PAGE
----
Tuesday, March 03, 2009

When I worked at HUD from 1999-2005, there was this older black man who shined shoes right outside of the building. I would see him shining shoes of white and black men, and even some women would leave their shoes, and then pick them up later in the day. When a person was lucky enough to sit in his chair and have their shoes shined, this older gentleman would sometimes listen to the person bitch and complain about their day. On the days when a quieter person was in the chair, the gentleman would engage them about sports, the news of the day, women, etc. When you're in that profession, much like a barber or a hairdresser, you can ill-afford to just work in silence, because you want the entire experience to be memorable, not just the service you're providing.

On many occasions, I would walk by this brother, and say good morning, or ask him how he was doing, and he would say, when are you going to come get a shoe shine, and I'd jokingly say that I kept my shoes together pretty well, and we'd both laugh until I was out of sight. But the cold truth was, I didn't feel comfortable letting an older black man shine my shoes. Its not that I didn't respect what he did for a living, and its not that I thought his service was anywhere near substandard, I just felt like I was disrespecting him by allowing him to shine MY shoes. The picture in my mind was that here I was a late 20s/early 30s kid sitting in an elevated chair, watching an older, distinguished black man on his knees shining my shoes. I just couldn't do it. If it was a black woman, or any other race, I'd stick BOTH feet all in their face, and go to sleep in their chair until they were done. But an older black man, who could possibly be my father or grandfather? Couldn't do it. I stayed conflicted about this during my stay at HUD, and when I left I was happy to rid myself of that dilemma..or so I thought.

Before every Wizards game, in the bowels of the Verizon Center, there is yet another older black man who shines shoes. Granted, he shines the shoes of all the basketball stars, so its a much more glamorous and well paying job, but the premise is still the same. He seem=s me every evening there is a game, and says, "What's going on young brother?", and I always respond with, "You got it man!". Then he asks the dreaded question, "Do your shoes need shining?", and my tried and true answer is still, "Not yet, I don't think I do a bad job myself." He usually laughs and I laugh until I turn the corner, then I exhale, thinking I dodged yet another bullet.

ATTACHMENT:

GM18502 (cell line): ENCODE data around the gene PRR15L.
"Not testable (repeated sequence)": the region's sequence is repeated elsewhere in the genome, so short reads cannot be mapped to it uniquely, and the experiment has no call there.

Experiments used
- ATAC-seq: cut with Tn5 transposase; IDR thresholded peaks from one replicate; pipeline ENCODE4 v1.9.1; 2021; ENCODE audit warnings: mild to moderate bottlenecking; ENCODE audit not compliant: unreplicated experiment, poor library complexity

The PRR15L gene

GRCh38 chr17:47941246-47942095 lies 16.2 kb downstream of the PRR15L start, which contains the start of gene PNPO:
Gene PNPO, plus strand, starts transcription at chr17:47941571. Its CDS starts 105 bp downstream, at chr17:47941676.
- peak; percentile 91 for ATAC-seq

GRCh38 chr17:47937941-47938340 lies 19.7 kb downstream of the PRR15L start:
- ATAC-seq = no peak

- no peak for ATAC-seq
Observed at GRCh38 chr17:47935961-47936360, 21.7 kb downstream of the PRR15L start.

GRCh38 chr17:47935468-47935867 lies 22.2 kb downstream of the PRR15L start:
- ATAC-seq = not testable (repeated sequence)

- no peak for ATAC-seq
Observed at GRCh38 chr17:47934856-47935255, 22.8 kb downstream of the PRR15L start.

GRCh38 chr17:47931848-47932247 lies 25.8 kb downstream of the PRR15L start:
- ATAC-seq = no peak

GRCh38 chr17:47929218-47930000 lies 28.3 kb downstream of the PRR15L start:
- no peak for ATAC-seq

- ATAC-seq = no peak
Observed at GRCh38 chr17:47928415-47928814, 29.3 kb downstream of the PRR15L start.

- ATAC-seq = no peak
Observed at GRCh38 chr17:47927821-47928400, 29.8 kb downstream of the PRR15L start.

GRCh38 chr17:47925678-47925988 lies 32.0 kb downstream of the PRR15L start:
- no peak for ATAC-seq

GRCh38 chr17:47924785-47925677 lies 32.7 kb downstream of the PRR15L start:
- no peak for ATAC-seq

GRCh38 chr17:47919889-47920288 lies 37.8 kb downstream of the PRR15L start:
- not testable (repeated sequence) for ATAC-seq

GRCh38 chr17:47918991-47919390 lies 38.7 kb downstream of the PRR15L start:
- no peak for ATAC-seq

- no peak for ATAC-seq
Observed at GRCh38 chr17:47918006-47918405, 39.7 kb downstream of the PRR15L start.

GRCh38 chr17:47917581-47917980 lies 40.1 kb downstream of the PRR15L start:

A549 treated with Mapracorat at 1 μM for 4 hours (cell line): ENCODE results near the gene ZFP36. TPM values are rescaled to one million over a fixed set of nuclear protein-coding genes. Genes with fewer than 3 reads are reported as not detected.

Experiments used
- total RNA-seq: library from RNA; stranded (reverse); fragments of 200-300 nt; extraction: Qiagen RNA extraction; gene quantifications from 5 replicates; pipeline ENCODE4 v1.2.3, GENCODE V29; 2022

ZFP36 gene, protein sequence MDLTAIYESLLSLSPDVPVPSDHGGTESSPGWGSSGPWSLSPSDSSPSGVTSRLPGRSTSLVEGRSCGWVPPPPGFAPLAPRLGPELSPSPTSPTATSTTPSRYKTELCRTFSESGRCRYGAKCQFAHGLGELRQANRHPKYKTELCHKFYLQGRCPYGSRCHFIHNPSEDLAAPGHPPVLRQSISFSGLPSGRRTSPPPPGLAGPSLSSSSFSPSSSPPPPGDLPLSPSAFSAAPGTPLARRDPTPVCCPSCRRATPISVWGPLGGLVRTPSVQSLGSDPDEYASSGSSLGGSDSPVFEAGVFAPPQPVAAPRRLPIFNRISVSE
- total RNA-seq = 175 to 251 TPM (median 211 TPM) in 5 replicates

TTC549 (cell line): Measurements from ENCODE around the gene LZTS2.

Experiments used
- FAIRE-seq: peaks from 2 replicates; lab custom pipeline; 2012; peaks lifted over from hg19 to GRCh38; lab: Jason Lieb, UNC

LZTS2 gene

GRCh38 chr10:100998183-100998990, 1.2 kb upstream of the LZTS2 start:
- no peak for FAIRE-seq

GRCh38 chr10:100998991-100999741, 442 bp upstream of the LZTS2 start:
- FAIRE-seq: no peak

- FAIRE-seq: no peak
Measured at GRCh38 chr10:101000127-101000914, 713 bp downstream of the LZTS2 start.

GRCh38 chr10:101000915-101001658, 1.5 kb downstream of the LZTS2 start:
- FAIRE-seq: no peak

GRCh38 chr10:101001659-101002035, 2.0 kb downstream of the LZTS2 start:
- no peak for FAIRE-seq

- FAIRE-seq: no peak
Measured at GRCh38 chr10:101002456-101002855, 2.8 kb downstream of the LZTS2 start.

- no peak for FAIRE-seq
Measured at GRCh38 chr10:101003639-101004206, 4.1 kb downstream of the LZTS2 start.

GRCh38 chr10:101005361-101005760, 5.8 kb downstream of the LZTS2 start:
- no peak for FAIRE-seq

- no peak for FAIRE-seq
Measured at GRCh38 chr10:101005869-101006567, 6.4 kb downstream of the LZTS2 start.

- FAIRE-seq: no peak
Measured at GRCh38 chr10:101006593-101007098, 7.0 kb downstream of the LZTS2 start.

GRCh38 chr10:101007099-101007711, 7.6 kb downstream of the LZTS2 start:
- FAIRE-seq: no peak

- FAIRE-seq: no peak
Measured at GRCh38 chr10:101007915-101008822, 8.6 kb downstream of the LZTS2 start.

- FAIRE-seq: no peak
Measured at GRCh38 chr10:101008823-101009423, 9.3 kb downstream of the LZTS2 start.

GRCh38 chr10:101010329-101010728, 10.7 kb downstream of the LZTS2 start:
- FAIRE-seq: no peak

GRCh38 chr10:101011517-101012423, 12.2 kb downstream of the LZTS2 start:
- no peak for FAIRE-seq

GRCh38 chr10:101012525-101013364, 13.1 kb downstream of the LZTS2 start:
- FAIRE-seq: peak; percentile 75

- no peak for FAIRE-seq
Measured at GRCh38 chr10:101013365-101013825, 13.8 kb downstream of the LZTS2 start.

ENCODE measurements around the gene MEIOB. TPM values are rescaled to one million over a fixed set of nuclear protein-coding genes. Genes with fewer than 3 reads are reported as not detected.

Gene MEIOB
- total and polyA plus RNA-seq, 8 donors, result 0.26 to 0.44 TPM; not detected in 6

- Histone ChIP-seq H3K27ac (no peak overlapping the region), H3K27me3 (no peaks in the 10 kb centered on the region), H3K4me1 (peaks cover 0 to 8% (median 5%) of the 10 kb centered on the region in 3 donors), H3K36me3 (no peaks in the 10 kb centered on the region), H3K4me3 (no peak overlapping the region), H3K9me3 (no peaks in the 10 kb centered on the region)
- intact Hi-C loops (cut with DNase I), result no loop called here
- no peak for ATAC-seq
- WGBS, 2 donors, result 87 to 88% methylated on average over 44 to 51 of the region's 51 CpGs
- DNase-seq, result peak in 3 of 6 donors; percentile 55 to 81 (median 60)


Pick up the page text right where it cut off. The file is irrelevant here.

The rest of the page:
But yesterday when I walked away and said that, it didn't feel like I let myself off the hook, and it didn't feel good to avoid that uncomfortable feeling. For the first time, I felt like I was ducking responsibility and being selfish to some degree, and I can't describe why that was. But what I DO know is that on March 11th, when the Wizards play at home next, I am going to get to that arena early, put my laptop down, take my coat off, get my shoes shined, and enjoy a great service and better conversation.

After all, I'm about five years away from being an old black man myself right?

Jerry Butler - Never Gonna Give You Up


sixfive said...

and this is why I've never had my shoes shined.. they need it too. I mean, the seat is elevated and the guy is down there, shinin'. It just feels wrong.

Jamal said...

I agree with you man. I can't let an oldrr black man shine my shoes. I think I would feel like it should be the other way around.

nichole said...

but you've got no problem having a black woman shine your shoes? you don't see anything unsettling about an older, distinguished black woman on her knees shining shoes?

what's that about?

rashad said...

Well nichole, if I was a woman, i'd feel like an older woman couldn't shine my shoes, but an older man could. with all due respect to my mom, my father has taught me much about being a man, and i'm much closer to him. so keeping in mind that close tight-knit relationship, and older black man feels like an extension of my dad.

Plus, I've never seen what you described, so this is hypothetical

Jazzbrew said...

I walk thru International Square near 1900 K Street and they have a shoe shine stand there. For the exact reasons you describe I have yet to get my shoes shined and I'm an older black man myself (40ish)!